Frontiers of BrainHealth Lunch Lecture Series
The Center for BrainHealth invites scientists to share their scientific study with students and other researchers at the Frontiers of BrainHealth Lunch Lectures. The lectures are heavily science focused and are not intended for a lay audience. Lectures to be simulcast among UTD affiliated locations.
The lectures are free, but you must register to reserve your seat. Lunch is served at 11:45 AM.
Anke Henning, PhD - Imaging Human Brain Metabolism Exploiting Ultra-High Field Magnetic Resonance Imaging
Dr. Henning, an expert in medical imaging technology development, has been Director of the Advanced Imaging Research Center at UT Southwestern Medical Center since January 2019.
Today, metabolic MRI allows for noninvasive visualization of disease-related structural, functional and metabolic changes in the human brain, spinal cord and heart. It has become an important tool for neurophysiological research. Dr. Henning has developed novel magnetic resonance imaging methods she will discuss at the lecture.
In vivo magnetic resonance spectroscopy – the major metabolic MRI method - has evolved during the last 25 years in terms of localization quality and spatial resolution, acquisition speed, artifact suppression, number of detectable metabolites and quantification precision and has benefited from the significant increase of magnetic field strength that recently became available for in vivo investigations.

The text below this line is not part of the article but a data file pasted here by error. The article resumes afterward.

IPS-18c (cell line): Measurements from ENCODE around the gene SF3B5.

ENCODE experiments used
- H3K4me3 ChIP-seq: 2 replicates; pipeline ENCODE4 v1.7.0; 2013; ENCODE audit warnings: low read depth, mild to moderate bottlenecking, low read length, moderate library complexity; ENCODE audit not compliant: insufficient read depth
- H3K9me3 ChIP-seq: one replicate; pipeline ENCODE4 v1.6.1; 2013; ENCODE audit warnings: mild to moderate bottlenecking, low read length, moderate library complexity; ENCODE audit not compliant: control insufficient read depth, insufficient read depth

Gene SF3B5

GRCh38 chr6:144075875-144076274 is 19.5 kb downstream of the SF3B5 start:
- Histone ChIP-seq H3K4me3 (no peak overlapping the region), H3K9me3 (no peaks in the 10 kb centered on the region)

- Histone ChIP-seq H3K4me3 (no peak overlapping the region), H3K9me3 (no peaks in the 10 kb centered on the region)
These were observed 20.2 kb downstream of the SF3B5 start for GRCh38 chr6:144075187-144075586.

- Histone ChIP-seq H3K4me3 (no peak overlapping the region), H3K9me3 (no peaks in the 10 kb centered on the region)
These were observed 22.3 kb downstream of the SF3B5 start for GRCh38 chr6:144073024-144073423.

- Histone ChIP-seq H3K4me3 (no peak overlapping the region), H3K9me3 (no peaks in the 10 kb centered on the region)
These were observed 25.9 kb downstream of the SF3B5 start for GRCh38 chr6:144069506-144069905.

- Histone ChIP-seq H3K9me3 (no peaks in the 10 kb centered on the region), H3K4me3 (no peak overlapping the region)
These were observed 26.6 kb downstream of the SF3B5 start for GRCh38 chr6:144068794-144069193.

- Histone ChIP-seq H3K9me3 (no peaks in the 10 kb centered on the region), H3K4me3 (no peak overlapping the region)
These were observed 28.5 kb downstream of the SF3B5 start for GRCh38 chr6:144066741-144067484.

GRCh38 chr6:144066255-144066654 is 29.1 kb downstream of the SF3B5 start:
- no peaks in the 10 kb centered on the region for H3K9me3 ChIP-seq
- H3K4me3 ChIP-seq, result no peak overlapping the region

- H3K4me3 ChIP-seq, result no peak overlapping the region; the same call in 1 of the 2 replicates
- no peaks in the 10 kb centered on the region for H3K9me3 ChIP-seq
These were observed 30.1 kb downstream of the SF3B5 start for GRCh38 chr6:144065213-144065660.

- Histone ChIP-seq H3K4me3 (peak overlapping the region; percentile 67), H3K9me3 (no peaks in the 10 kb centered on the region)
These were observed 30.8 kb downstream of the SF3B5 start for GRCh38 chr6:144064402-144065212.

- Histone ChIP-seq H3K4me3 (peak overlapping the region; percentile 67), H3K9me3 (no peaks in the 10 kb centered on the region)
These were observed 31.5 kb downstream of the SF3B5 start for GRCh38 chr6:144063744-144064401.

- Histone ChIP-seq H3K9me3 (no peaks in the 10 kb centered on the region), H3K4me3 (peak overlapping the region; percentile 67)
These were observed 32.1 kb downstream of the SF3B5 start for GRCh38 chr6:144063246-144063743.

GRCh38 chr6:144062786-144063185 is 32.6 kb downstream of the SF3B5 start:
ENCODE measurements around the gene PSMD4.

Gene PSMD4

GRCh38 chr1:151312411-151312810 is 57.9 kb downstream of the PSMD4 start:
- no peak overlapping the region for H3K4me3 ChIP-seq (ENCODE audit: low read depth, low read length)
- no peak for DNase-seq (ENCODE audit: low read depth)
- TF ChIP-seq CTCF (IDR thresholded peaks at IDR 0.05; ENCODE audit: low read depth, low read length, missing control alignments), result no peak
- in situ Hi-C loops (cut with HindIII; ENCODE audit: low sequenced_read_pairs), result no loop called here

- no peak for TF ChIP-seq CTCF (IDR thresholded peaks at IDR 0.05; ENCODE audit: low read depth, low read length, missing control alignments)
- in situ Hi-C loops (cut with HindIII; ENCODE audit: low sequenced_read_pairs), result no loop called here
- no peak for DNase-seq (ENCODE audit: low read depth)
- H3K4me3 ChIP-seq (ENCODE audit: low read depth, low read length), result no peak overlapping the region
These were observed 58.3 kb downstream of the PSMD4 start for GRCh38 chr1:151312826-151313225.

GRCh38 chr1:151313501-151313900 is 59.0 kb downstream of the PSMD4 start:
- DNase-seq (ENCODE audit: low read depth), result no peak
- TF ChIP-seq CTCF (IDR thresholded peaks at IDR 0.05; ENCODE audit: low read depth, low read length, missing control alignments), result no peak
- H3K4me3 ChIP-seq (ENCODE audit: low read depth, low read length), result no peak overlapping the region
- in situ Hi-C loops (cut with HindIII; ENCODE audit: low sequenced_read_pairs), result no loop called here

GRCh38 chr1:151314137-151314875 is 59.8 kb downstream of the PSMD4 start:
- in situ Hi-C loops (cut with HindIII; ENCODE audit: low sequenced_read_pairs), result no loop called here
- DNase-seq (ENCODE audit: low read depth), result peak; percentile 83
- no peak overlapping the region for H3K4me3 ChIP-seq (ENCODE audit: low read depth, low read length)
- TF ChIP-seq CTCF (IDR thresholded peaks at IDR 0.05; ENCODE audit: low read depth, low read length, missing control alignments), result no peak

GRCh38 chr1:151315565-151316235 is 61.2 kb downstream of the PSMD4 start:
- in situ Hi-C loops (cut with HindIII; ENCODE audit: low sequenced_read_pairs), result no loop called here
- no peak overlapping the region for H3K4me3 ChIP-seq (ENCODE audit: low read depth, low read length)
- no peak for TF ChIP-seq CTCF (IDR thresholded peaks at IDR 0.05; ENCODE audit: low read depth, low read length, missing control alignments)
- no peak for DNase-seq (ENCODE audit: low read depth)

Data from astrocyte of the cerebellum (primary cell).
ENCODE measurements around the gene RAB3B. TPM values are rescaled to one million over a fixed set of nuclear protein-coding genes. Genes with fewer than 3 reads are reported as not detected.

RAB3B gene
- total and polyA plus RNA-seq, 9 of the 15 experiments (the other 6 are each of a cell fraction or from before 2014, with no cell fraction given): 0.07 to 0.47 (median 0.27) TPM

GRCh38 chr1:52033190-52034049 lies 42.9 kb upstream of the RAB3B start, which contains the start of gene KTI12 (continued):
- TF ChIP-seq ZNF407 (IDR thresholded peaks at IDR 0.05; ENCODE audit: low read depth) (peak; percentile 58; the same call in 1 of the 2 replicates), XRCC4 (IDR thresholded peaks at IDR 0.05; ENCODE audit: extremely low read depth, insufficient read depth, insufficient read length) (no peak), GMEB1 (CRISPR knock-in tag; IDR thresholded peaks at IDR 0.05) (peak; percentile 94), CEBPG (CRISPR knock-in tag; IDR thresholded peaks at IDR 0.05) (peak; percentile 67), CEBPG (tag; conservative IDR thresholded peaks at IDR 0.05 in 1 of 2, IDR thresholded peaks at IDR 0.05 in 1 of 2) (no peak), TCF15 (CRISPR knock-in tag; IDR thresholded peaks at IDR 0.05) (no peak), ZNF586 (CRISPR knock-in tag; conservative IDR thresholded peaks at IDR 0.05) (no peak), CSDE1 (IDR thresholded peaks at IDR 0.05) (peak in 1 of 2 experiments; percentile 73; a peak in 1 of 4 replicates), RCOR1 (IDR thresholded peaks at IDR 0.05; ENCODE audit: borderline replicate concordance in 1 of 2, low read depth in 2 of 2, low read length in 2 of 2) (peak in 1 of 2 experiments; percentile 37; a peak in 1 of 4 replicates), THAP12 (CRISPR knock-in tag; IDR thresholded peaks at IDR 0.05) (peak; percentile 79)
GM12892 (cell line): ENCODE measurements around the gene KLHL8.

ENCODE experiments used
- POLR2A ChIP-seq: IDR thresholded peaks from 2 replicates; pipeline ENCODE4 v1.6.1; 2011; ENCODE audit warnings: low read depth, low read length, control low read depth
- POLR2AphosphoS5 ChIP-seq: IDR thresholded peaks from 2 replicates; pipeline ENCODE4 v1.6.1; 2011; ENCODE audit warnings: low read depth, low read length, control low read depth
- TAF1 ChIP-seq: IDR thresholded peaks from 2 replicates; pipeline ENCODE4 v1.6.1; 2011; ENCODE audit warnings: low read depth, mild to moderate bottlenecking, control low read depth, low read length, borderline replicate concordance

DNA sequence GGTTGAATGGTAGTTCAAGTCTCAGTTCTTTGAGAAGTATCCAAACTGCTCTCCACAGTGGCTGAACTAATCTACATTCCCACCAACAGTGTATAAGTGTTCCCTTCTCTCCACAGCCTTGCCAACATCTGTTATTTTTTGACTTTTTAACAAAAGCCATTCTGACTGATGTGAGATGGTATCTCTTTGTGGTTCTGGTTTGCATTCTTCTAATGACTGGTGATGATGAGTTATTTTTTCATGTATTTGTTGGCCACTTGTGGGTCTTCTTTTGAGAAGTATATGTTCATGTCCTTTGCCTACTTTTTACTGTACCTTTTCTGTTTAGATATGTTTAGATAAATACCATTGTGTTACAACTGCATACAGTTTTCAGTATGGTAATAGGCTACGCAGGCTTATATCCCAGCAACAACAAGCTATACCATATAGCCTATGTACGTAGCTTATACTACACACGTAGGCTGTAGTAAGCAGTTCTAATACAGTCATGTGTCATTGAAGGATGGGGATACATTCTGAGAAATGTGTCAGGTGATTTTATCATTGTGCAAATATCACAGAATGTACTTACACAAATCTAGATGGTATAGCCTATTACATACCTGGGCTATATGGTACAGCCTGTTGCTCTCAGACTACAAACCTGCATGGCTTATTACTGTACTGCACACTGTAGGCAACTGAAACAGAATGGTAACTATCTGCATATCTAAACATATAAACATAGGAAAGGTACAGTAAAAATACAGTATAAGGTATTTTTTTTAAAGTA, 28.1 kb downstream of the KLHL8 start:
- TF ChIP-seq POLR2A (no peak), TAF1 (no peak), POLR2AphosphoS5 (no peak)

Her specific expertise is in ultra-high field magnetic imaging technology, magnetic resonance spectroscopy and non-proton imaging. She also directs clinical research with respect to brain imaging in psychiatric disorders, spinal cord imaging in traumatic injury and imaging of the human heart. At UT Southwestern, Dr. Henning has expanded her research interests to include imaging glioblastoma with the ultimate goal of enhancing the treatment of this otherwise challenging malignancy.
She obtained a master’s degree in physics from the Technical University of Chemnitz in Germany and her Ph.D. in physics from the Swiss Federal Institute of Technology in Zurich (also known as Eidgenössische Technische Hochschule or ETH). She remained at the ETH for postdoctoral training and then was a visiting scientist in the Department of Radiology at the University Medical Center in Utrecht, the Netherlands. In 2012, she joined the Max Planck Institute for Biological Cybernetics in Tübingen, Germany, as a Research Group Leader and in 2017 was made a full Professor of Medical Physics at the Ernst-Moritz Arndt University in Greifswald, Germany.